B. Claimed Violation of Constitutional Rights. As his only claim, Coleman contends that his constitutional rights were violated by Dr. Morall's actions which forced him to take antipsychotic drugs despite his objections. In Bee v. Greaves, 744 F.2d 1387 (10th Cir. 1984), we considered a similar claim that a pretrial detainee's rights were violated by the forced administration of antipsychotic drugs. Reasoning that a pretrial detainee has a fundamental right to body integrity and a right to communicate ideas freely, Bee applied a strict scrutiny test, and concluded that the district court had erred when it granted summary judgment to the defendants without first balancing the First and Fourteenth Amendment rights of the detainee against the asserted interest in jail safety and security.

Since our decision in Bee, the Supreme Court has also addressed the issue. In Riggins v. Nevada, 504 U.S. 127 (1992), the Supreme Court considered a pretrial detainee's claim that, by forcing him to be medicated during his trial, the state not only denied him the ability to assist in his defense, but also denied him a fair and full trial. While the Court declined to prescribe substantive standards to define when a pretrial detainee may be forcibly medicated, and also declined to specifically adopt a "strict scrutiny" standard, see id. at 135-36, the Court held that, at the very least, the Due Process Clause requires that the decision to forcibly medicate a pretrial detainee must be based on the finding of an overriding justification for, and the medical appropriateness of, the treatment. Id. at 133-35 (citing Washington v. Harper, 494 U.S. 210 (1990) and Bell v. Wolfish, 441 U.S. 520 (1979)); see also Jurasek v. Utah State Hospital, 158 F.3d 506, 512 (applying the Riggins standard to a state hospital's decision to forcefully medicate an involuntarily committed mental patient). Additionally, the Court noted several sufficient showings that might have been made, but which were not. Riggins, 504 U.S. at 135. Thus, finding that the "record contains no finding that might support a conclusion that administration of antipsychotic medication was necessary to accomplish an essential state policy," the Supreme Court reversed and remanded the case. Id. at 138.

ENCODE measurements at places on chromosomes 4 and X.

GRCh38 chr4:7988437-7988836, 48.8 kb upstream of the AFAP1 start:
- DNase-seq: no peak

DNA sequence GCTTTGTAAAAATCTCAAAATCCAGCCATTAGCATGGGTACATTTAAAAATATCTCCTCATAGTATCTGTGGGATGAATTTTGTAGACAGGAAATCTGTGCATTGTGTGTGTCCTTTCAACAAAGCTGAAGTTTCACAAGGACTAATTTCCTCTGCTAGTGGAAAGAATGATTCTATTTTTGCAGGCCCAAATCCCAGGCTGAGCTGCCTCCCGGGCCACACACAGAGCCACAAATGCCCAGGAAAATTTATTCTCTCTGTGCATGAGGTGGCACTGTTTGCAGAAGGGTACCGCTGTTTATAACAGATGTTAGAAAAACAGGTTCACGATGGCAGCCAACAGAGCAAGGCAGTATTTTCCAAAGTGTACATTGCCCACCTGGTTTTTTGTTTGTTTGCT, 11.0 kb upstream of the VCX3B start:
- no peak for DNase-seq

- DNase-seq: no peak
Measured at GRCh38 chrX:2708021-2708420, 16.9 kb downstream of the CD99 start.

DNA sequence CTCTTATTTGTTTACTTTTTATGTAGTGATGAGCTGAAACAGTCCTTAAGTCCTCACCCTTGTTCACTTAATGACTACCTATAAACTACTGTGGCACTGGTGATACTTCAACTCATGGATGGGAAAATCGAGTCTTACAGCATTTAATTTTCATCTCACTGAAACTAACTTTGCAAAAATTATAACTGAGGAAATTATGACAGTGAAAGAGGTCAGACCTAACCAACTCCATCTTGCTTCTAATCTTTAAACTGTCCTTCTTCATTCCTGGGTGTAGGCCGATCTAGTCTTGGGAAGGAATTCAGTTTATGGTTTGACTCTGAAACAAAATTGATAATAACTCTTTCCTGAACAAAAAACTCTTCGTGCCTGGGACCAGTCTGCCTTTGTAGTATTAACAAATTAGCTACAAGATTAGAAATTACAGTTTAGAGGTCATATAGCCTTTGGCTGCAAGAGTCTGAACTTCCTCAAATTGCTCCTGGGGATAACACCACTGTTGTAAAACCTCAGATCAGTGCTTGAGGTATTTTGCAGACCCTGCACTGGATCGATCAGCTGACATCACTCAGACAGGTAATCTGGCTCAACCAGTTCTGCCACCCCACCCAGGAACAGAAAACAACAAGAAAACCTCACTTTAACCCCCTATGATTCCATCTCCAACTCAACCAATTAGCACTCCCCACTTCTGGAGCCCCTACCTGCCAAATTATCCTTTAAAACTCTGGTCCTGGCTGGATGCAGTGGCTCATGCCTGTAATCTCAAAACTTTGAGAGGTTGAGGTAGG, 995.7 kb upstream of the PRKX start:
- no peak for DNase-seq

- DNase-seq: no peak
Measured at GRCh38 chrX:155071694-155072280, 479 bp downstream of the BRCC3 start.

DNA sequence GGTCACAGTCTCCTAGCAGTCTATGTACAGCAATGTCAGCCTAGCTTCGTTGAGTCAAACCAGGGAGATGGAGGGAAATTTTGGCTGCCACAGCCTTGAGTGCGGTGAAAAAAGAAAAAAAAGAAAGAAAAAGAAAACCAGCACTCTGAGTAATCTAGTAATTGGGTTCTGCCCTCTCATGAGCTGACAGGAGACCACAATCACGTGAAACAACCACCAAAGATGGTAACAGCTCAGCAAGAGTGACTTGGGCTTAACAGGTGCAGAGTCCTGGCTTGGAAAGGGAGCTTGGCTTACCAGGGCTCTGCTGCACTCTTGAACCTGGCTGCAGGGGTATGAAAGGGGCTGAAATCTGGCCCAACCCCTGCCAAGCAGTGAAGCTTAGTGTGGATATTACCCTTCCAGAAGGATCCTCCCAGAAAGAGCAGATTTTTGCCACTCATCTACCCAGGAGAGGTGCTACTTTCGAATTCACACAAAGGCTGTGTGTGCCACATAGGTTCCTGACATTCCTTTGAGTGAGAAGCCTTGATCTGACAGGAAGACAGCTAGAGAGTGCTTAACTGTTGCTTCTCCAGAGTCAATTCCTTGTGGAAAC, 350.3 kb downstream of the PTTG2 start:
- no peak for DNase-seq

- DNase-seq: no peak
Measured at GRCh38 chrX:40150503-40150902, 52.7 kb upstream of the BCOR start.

We review for abuse of discretion the district court's dismissal of a complaint as frivolous under § 1915(e). See McWilliams v. Colorado, 121 F.3d 573, 574-75 (10th Cir. 1997). A complaint is frivolous if it lacks an arguable basis either in fact or law. See Green v. Seymour, 59 F.3d 1073, 1077 (10th Cir. 1995). In applying these standards, we liberally construe Coleman's complaint since he is proceeding pro se. See Haines, 404 U.S. at 520-21. However, the court will not act as advocate for the pro se litigant. See Hall, 935 F.2d at 1110.

In this case, the district court did not conduct the analysis set out in Bee or Riggins. Rather, it analyzed the Coleman's claim under the rubric of deliberate indifference to serious medical needs as set forth in Estelle v. Gamble, 429 U.S. 97 (1976), and applied to pretrial detainees in Howard v. Dickerson, 34 F.3d 978, 980 (10th Cir. 1994). Reasoning that, at most, Coleman had alleged only a difference of opinion regarding the medical care he received, the district court found no sustainable claim of deliberate indifference, and therefore dismissed the action as legally frivolous. While such an analysis may properly cover the great majority of cases concerning medical treatment which allege either a failure to treat, or a dispute about the choice of alternative treatments, it is not proper in this case. In cases involving forced treatment with antipsychotic drugs, Riggins clearly requires a balancing test which cannot be made solely on the basis of Coleman's complaint. Accordingly, the district court's application of the wrong standard and consequent dismissal of Coleman's complaint constituted an abuse of discretion.



Stephen H. Anderson

Circuit Judge

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*.This order and judgment is not binding precedent, except under the doctrines of law of the case, res judicata, and collateral estoppel. The court generally disfavors the citation of orders and judgments; nevertheless, an order and judgment may be cited under the terms and conditions of 10th Cir. R. 36.3.